Multidisciplinary artist, researcher, and filmmaker.Read More
Shirin is born in Doha to a Lebanese father and a Syrian mother. She lived in Paris, Montreal, Alexandria and Istanbul and currently resides in Beirut. Shirin received her MFA with honors in 2010 from the Fresnoy, National Studio for Contemporary Arts in France. Before entering the artistic field, she finished a master in History (2004) and a Diplôme d'Études Approfondies (DEA) in Political Science (2006) at Saint Joseph University Beirut (USJ). She worked for eight years as a librarian and a researcher publishing several academic articles at the Centre for Modern Arab Studies (CEMAM - USJ).
In 2017 she participates in the Lebanon Factory, a programme that inaugurates the Fortnight section in the Cannes Film Festival. She also just finished What Happens to a Displaced Ant? A 40' epistolary film inspired by a five months emergency mission with Doctors Without Borders in the Mediterranean. Shirin also does mixed techniques video and sound installations, 'musical voyages' for exhibitions. In her artwork, she uses History for its collective memory, music for its Dionysian effect, and animation for its distanced wit. Thematically, exile and disembodiment are omnipresent elements, love and kinship a constant concern. Shirin is currently working on her first feature film.
Over the course of the 1960s, Adnan started to move away from the purely abstract forms. In 1964, thanks to a fellow artist in San Francisco, she discovered leporellos, accordion-style folded books in which she could mix drawing with writing and poetry. Another pivotal moment took place a decade later, when Adnan moved to Sausalito, near San Francisco, and discovered the landscape of Mount Tamalpais, which remains the most important encounter of her life. Her obsession with the mountain led to many paintings and, after more than two decades of intense contemplation, to the seminal book Journey to Mount Tamalpais (1986), which explores links between nature and art. As Adnan told me, "Mount Tamalpais became my house. For Cézanne, Sainte-Victoire was no longer a mountain. It was an absolute. It was painting." Mount Tamalpais also appears in another dimension of Adnan's work, her seventy filmic snapshots of the sea, sun, and sky, which she started to make in the 1980s with a Super 8 camera. On visits to New York City, she would also film what she saw from her window. The bridges, skylines, and passing ships that she observed there lead us to yet another dimension in her practice: her drawings and watercolors, which she has made daily ever since she began to draw as her means of expression while learning English in America. These New York drawings, made with thick black ink, were soon after followed by a series of drawings of the stone bridges of Paris. As Simone Fattal shows in her writings on Adnan's visual art practice, one of these is an echo of a line in a Baudelaire poem, "an agonizing sun falling under an arch."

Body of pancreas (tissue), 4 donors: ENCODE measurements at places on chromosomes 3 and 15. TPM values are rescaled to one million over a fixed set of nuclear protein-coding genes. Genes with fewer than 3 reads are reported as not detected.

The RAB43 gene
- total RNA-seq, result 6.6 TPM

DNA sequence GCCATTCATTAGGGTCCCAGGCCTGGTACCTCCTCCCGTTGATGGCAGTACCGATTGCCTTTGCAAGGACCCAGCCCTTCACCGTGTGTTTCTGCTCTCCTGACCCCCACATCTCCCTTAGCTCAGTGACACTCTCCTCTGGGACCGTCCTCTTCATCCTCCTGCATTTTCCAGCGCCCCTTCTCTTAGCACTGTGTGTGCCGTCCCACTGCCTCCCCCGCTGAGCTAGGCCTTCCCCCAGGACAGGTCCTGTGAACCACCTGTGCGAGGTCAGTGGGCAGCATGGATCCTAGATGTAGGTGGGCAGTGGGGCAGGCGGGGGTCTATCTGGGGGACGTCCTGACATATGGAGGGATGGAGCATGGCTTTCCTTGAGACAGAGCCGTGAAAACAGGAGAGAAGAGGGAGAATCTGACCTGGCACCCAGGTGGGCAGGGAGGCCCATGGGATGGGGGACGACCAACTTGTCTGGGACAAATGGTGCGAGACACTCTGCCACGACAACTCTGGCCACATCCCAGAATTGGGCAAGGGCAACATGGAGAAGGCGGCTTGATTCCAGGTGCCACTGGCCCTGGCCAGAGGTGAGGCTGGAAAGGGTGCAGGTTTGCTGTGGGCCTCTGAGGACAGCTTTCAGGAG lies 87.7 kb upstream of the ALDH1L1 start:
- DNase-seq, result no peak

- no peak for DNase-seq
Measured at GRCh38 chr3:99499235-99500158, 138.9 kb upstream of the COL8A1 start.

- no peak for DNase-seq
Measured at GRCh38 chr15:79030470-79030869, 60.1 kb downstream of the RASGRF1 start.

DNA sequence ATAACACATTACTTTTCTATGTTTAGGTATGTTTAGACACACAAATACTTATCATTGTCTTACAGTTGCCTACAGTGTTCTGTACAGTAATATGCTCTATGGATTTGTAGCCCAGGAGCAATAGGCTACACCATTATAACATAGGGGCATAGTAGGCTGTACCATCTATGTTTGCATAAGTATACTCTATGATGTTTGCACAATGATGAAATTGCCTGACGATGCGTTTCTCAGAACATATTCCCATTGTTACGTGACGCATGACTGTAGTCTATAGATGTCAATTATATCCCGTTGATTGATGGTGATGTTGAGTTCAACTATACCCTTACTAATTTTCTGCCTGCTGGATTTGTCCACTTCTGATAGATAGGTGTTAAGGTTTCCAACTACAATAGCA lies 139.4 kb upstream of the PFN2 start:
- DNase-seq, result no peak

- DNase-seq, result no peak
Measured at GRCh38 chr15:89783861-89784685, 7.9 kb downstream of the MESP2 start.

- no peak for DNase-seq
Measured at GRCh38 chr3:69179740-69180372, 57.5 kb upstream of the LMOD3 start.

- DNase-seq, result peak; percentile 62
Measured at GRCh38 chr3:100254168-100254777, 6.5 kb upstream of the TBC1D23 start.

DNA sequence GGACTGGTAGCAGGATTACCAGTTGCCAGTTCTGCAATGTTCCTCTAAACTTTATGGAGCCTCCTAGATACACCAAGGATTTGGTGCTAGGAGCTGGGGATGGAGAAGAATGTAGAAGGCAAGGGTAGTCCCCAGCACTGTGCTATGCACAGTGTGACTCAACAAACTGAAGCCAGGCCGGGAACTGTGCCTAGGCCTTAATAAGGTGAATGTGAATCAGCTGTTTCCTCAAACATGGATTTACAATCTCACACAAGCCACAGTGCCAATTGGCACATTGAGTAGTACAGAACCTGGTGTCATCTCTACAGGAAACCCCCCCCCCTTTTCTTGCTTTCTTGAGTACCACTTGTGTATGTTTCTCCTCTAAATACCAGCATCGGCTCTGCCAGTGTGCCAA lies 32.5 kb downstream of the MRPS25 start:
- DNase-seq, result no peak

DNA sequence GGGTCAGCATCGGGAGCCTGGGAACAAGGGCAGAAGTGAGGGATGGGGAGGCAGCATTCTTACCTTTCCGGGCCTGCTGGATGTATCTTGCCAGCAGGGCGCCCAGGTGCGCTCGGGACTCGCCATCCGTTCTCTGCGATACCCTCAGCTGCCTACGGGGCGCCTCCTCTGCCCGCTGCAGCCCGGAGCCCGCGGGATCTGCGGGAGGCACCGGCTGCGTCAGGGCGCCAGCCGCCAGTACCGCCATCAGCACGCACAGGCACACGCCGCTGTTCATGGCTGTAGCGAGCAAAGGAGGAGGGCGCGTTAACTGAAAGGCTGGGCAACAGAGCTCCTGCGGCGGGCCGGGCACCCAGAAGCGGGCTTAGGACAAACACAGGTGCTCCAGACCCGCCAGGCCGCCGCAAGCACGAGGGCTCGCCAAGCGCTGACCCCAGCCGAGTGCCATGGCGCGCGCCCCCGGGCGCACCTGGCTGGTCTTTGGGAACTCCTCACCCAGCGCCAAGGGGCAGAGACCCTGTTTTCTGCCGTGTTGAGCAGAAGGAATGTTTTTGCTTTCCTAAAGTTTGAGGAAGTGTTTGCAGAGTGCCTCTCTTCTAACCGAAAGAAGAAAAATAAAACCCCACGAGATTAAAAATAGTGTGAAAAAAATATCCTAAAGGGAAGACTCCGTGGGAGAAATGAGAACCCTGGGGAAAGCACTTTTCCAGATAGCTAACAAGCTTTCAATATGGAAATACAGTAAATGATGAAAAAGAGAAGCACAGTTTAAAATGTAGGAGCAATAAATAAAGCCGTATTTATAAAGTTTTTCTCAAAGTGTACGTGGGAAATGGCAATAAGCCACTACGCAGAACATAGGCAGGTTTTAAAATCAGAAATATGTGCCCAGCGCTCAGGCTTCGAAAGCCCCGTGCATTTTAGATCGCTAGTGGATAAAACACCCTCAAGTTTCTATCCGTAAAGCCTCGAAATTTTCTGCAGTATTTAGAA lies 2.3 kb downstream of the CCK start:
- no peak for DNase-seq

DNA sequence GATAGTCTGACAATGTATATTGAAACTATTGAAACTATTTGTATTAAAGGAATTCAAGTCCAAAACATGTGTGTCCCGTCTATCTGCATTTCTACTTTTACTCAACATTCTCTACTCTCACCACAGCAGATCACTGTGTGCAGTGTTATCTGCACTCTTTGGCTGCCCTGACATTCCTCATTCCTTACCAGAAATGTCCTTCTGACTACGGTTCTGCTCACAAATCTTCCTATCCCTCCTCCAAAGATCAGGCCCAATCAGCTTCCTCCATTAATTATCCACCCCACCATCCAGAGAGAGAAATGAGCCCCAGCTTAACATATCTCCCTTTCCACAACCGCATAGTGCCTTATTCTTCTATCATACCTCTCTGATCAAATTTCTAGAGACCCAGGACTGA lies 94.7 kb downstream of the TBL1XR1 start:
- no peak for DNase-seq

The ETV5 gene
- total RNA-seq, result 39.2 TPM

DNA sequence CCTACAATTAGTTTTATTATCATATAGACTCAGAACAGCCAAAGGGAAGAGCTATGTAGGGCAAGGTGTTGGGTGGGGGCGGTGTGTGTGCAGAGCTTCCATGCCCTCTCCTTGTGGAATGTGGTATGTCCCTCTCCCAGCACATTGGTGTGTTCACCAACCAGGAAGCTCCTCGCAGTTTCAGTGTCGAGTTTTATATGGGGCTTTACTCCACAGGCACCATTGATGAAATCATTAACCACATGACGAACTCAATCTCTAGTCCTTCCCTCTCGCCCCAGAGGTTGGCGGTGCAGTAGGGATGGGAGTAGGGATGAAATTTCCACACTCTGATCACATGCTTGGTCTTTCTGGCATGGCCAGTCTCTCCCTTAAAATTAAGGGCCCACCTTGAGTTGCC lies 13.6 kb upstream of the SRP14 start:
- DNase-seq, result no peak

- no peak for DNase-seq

It was in Paris that I met Adnan for the first time, in 2007. We quickly became friends and started to collaborate on many projects, such as the Serpentine Gallery's Edgware Road Project and several marathons between London and Athens and the Point d'Ironie magazine with Agnès b. We began to record a large number of conversations. Adnan is one of the greatest artists of our time, one of the wisest I have ever met, and a great inspiration to many people. Although she is now in her late eighties, I am always struck by the amazing energy and intensity of her recent practice, which is still among the best work being created in the world today. I am also continually struck by the amazing optimism of her paintings, which as Fattal explains, both "exude energy and give energy. They grow on you like talismans . . . paintings as pure energy with which to live one's life with courage."
Hans Ulrich Obrist is a London-based art curator, critic and director of International Projects at the Serpentine Galleries.
This text is an excerpt from Maharam Stories (Skira Rizzoli, 2015).